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New research, which provides insights into what it is like to lead in Ireland, was launched by the Irish Centre for Business Excellence Skillnet and undertaken by the KBS Work Futures Lab at the University of Limerick.

These new insights into what it is like to lead in Ireland today were revealed in the ‘Sustainable Leadership for a Post-Digital Age’ study of senior business leaders.

Leaders called for a new style of leadership to fit this post pandemic world of work with many seeing a need for a shift to a more distributed and horizontal form of leadership to fit this post pandemic world of work.

Many senior leaders express high levels of satisfaction with hybrid working, which creates a more sustainable working environment with greater flexibility and improved work life balance. However, some report significant challenges including how to operationalise flexible working practices (FWPs) in their organisations, multigenerational workforces, digital transformation as well as global concerns such as climate, energy and the economy.

Developing sustainable leadership capabilities

Paul Healy, Chief Executive, Skillnet Ireland,  said: “Our talented and skilled workforce, including our business leadership, is at the heart of Ireland’s economic competitiveness. ICBE Business Excellence Skillnet’s report, developed in partnership with the Kemmy Business School at UL, provides a clear picture of the importance of the leader’s role in steering an organisation in uncertain times and offers some powerful insights on trends towards a model of sustainable leadership. Skillnet Ireland looks forward to playing its fullest role in developing the sustainable leadership capabilities required for challenges such as digitalisation and climate change.”

The research confirmed that the style and skills that brought today’s leaders to the top of the organisation will not sustain organisations into the future. The business leaders call for a new style of leadership to fit this post pandemic world of work.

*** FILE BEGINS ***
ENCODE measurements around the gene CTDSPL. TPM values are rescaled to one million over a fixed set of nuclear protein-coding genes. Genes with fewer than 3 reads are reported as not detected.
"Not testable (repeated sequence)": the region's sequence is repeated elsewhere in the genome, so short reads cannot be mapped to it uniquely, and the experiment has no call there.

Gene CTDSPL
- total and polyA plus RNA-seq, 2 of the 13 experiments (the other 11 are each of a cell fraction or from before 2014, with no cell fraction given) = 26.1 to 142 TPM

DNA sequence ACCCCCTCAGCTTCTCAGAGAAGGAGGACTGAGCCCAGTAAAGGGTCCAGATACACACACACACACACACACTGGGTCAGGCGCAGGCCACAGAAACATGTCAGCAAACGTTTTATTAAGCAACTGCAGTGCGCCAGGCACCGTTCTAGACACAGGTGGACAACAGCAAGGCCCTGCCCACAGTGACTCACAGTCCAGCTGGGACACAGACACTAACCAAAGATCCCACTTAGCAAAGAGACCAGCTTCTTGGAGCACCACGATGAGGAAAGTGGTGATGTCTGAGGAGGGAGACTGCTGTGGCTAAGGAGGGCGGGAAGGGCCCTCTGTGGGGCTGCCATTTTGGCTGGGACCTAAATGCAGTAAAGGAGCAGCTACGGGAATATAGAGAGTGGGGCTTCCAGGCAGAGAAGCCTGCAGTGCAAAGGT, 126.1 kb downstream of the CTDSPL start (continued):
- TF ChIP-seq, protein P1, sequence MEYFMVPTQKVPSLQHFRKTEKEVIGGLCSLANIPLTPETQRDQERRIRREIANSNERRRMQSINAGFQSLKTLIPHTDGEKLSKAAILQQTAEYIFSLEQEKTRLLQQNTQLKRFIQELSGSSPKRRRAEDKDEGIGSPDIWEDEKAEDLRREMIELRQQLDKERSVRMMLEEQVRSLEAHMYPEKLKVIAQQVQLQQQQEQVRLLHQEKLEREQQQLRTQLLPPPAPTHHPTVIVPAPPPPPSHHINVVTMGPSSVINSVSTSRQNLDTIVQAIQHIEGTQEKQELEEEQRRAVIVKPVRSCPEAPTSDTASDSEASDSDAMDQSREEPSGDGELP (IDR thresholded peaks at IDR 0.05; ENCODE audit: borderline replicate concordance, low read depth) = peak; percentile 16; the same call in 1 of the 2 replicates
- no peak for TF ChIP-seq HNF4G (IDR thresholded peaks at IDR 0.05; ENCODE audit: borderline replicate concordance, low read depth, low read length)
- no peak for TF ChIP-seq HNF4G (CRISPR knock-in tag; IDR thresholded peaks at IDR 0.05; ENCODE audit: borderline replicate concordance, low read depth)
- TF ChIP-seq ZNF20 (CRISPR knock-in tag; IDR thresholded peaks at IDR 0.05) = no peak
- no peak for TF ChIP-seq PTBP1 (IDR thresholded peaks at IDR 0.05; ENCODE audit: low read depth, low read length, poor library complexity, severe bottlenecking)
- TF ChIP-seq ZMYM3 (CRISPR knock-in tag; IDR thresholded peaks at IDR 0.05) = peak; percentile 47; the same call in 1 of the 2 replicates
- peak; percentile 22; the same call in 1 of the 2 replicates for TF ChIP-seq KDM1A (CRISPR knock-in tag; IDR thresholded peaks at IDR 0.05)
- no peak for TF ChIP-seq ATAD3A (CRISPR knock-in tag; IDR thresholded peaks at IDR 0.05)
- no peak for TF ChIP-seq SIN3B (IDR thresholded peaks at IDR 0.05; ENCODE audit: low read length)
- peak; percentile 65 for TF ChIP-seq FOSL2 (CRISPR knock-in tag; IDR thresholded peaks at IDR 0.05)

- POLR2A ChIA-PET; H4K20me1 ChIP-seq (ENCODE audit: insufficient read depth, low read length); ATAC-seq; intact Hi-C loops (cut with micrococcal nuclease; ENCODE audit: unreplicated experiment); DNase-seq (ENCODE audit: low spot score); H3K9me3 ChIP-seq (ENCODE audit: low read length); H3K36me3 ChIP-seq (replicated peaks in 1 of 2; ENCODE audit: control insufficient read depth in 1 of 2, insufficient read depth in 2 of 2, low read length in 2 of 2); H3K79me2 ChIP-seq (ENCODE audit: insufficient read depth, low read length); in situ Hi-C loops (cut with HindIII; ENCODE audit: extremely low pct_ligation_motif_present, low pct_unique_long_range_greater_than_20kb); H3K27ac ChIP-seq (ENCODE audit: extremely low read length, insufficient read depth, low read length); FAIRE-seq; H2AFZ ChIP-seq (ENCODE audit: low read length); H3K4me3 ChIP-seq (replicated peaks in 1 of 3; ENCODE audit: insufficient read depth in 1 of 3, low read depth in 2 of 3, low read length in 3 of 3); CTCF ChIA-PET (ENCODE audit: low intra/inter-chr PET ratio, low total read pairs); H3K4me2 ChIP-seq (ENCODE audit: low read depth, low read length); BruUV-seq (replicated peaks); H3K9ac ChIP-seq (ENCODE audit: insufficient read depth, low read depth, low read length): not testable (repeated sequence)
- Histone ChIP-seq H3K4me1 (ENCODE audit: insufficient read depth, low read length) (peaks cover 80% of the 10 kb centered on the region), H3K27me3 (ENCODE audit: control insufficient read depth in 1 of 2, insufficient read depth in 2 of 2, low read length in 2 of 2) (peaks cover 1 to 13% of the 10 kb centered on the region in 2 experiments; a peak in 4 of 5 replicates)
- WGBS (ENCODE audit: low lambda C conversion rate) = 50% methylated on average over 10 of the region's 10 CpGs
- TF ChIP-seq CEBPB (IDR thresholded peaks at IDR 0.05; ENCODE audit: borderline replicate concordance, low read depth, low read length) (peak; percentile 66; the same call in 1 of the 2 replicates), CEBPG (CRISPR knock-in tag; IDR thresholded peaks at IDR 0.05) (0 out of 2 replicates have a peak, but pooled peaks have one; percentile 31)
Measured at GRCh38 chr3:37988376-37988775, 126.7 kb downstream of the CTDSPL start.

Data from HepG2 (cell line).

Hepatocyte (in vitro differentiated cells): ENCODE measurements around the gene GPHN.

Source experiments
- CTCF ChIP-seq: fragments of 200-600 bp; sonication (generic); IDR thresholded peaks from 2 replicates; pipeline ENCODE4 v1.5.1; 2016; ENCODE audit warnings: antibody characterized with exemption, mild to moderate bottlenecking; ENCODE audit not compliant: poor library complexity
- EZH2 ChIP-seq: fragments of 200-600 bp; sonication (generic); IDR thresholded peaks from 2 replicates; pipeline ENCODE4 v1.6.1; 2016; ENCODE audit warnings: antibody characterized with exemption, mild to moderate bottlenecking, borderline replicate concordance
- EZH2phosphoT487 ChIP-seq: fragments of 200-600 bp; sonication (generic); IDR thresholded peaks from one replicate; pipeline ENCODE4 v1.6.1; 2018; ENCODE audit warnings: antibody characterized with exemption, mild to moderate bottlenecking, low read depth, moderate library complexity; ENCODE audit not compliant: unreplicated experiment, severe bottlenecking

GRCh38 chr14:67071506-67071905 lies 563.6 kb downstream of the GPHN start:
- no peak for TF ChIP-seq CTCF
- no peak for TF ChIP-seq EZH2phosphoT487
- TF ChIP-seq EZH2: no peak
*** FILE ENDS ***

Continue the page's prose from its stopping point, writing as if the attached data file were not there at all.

Eamonn Murphy, Managing Director, ICBE, said: “Ensuring sites remain strategically relevant amidst the growing trend of de-globalisation is a key concern for leaders in Ireland. Many of those interviewed said hybrid work is having mixed results. It can lead to increased inclusivity and connectivity, but it can also prove harder to influence and negotiate at corporate level, with fewer opportunities to sell an idea or secure investment.”

Human-centric approach to work

The findings highlight how digitalisation has transformed the nature of work and the structure and context of organisations. This shift has heightened the importance of a human centric approach to leadership and the need to transition from the traditional autocratic style of leadership towards a collaborative and collective leadership philosophy.

The principal investigator on the study Sarah Kieran, Assistant Dean of the KBS Academy, said: “Leaders in Ireland today are challenging the traditional norms of leadership because they can see that the romanticised view of leadership, the hero-leader at the top of the organisation, is not relevant for the times we live in. They recognise that leadership must be encouraged and sustained down through the organisation and know a more human-centric approach to work is the only way forward. They believe that without significant changes in organisations the next generation will not step up to lead.”

In her contribution to this research Carolan Lennon, Country Lead, Salesforce Ireland noted: “What do you have to be to be a leader now? You have to be comfortable with not following the path of previous leaders. In fact, you need to figure out what you need to break.”

A significant outcome of this study was the need for self-regulation as a leader, the ability to manage one’s time, priorities and emotions as one navigates the challenges that the current world of business presents. Leaders also recognise the need for a safe environment for senior leaders to learn from and sustain each other.

Leaders stress the importance of having a strong network of like-minded people to support their journey. In response ICBE in collaboration with the Kemmy Business School will, later this year, launch a new programme to facilitate this type of peer-to-peer networking.

The complete report is available here.

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